Posted On: Monday, May 4, 2015


Kids Choice winner Jana Evans (left) with her "Book Floater" invention and first-place winner Eva Strazek with her winning "No Fight No Bite Dog Food Bag" and 

Lakewood City Schools is always well-represented on the awards stand of the annual Regional Invention Convention and this year was no different. Winning awards in this year’s contest, held at Great Lakes Science Center on May 2, were Emerson Elementary fifth-grader Eva Strazek with 1st place in her grade and Lincoln Elementary third-grader Jana Evans with the Kids Choice Award.

Eva’s first-place invention is the “No Fight, No Bite Dog Food Bag,” which is designed to stop dogs from breaking into their dog food bags while no one is home. The bag is made of blue nylon with a red metal zipper. The first-place prize comes with a $500 scholarship.

In doing the research for her invention, Eva said she “left it (the bag) at home with my bad dogs while I went out to dinner and nothing happened. In the past we’ve had to lock our dog food bag in the bathroom because our dogs can get into it.” Looks like the Strazek family now has a fail-safe way to prevent the dog food mess.

The Kids Choice Award is chosen by the previous year’s Grand Prize winner and Kids Choice winner. Jana’s invention, “The Book Floater,” was chosen as this year’s winner.

Said Jana’s teacher, Sonja Kreps: “It's no surprise that when we started brainstorming ideas, that Jana eventually settled on creating an invention that was centered on reading.  After coming up with many great ideas, but then discovering that they were already invented, Jana redirected her thoughts to how to improve one of her favorite hobbies, reading.”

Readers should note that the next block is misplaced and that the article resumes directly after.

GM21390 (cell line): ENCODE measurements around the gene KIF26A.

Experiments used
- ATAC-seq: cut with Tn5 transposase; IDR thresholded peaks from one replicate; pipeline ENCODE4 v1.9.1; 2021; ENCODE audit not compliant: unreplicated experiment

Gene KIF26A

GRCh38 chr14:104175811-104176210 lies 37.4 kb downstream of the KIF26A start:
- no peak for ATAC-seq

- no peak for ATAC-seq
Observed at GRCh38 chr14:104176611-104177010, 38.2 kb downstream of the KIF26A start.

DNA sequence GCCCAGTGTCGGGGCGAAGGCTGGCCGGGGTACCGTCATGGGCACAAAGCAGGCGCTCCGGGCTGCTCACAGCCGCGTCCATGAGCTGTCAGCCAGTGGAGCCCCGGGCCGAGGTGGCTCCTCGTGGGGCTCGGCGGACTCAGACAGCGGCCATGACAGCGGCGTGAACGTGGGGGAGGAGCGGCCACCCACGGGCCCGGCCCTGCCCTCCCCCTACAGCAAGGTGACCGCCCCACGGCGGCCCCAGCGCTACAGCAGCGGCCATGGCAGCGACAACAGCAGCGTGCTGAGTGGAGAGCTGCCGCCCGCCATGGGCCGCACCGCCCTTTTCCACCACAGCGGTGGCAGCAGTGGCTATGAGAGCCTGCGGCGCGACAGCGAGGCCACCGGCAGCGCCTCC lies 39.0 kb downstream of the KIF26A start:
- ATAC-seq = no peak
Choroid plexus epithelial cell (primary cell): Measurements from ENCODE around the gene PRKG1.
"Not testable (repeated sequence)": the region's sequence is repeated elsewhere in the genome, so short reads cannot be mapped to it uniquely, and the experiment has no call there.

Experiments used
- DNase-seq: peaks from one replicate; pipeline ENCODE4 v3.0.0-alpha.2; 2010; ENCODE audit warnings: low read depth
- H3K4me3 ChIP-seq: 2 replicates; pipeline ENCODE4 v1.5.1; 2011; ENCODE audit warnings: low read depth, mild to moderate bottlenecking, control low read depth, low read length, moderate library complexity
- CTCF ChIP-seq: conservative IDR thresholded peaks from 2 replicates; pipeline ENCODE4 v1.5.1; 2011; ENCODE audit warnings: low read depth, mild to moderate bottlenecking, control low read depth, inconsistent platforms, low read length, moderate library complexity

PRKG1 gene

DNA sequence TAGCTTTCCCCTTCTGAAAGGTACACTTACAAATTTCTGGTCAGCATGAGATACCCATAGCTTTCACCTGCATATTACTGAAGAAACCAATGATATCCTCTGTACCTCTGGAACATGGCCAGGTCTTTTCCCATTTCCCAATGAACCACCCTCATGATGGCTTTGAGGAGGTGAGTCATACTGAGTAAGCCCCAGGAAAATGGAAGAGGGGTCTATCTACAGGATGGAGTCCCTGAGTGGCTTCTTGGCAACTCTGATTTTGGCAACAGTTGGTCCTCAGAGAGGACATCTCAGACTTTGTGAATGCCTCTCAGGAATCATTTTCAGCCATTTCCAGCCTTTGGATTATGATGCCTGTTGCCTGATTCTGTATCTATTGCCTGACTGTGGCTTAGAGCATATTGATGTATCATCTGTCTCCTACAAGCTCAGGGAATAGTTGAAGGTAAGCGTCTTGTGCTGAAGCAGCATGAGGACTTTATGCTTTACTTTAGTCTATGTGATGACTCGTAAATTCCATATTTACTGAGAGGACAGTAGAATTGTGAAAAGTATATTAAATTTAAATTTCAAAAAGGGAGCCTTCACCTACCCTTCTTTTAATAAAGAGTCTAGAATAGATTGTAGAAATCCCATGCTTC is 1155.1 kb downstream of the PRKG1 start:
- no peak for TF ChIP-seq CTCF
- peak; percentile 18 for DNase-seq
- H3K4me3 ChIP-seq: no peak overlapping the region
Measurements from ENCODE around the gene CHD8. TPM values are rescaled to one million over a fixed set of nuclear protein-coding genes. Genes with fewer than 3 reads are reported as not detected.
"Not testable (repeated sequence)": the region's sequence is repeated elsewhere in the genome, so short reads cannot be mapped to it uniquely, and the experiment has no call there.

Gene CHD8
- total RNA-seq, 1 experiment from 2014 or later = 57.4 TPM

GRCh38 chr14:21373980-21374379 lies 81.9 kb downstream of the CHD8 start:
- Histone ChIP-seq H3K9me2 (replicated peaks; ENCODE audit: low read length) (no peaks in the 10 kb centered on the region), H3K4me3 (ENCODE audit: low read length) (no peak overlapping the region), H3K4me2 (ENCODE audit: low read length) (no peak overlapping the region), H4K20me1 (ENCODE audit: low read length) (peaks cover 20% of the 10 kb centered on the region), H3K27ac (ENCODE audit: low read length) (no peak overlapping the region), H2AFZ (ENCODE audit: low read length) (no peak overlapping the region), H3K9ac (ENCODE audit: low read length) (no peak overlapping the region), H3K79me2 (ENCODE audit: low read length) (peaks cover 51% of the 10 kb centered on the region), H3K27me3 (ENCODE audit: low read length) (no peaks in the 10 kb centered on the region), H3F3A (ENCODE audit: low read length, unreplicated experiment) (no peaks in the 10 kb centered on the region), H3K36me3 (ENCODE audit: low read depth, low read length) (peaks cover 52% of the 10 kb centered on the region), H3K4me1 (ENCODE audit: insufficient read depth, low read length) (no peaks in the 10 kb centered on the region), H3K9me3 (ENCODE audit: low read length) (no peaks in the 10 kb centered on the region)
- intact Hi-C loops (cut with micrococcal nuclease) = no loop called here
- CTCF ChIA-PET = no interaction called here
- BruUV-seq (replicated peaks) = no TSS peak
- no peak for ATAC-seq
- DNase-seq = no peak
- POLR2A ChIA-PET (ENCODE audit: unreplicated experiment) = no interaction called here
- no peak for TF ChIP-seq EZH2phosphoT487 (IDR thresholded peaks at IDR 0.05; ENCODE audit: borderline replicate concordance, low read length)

Jana’s Book Floater solves the problem of trying to read while in the tub or pool without getting the reading material wet.  “It works by placing the book inside of see-through, and voila, the invention, through her use of science knowledge, will float on the surface of the water,” said Kreps.

Thirty-six students created and presented inventions for the first-round of local judging. From those, seven projects were chosen to advance to regional judging.

Besides Jana and Eva, other regional contest entrants were Emerson fifth-graders Emma Murray, Gretchen Breudigam and fourth-grader Casey Funk; Lincoln third-grader Rowan Brown and fourth-grader Jackson Provost; and Garfield Middle School seventh-grader Claire Martin.

A special thanks to the local level judges who put in lots of extra time to help guide the students:  Emerson’s Chris Karabinus and Anne Nolan, Lincoln’s Sonja Kreps and Lisa Andrasak and Garfield’s Jessie Holland and retired teacher Maureen Marshall, who has been the district’s coordinator for the convention since it came to Cleveland in 2007.

The convention, which began 21 years ago in Columbus, inspires students in grades K-8 to create and problem solve. The students always come up with useful, if not sometimes crazy, and interesting solutions.

Back to School News       Print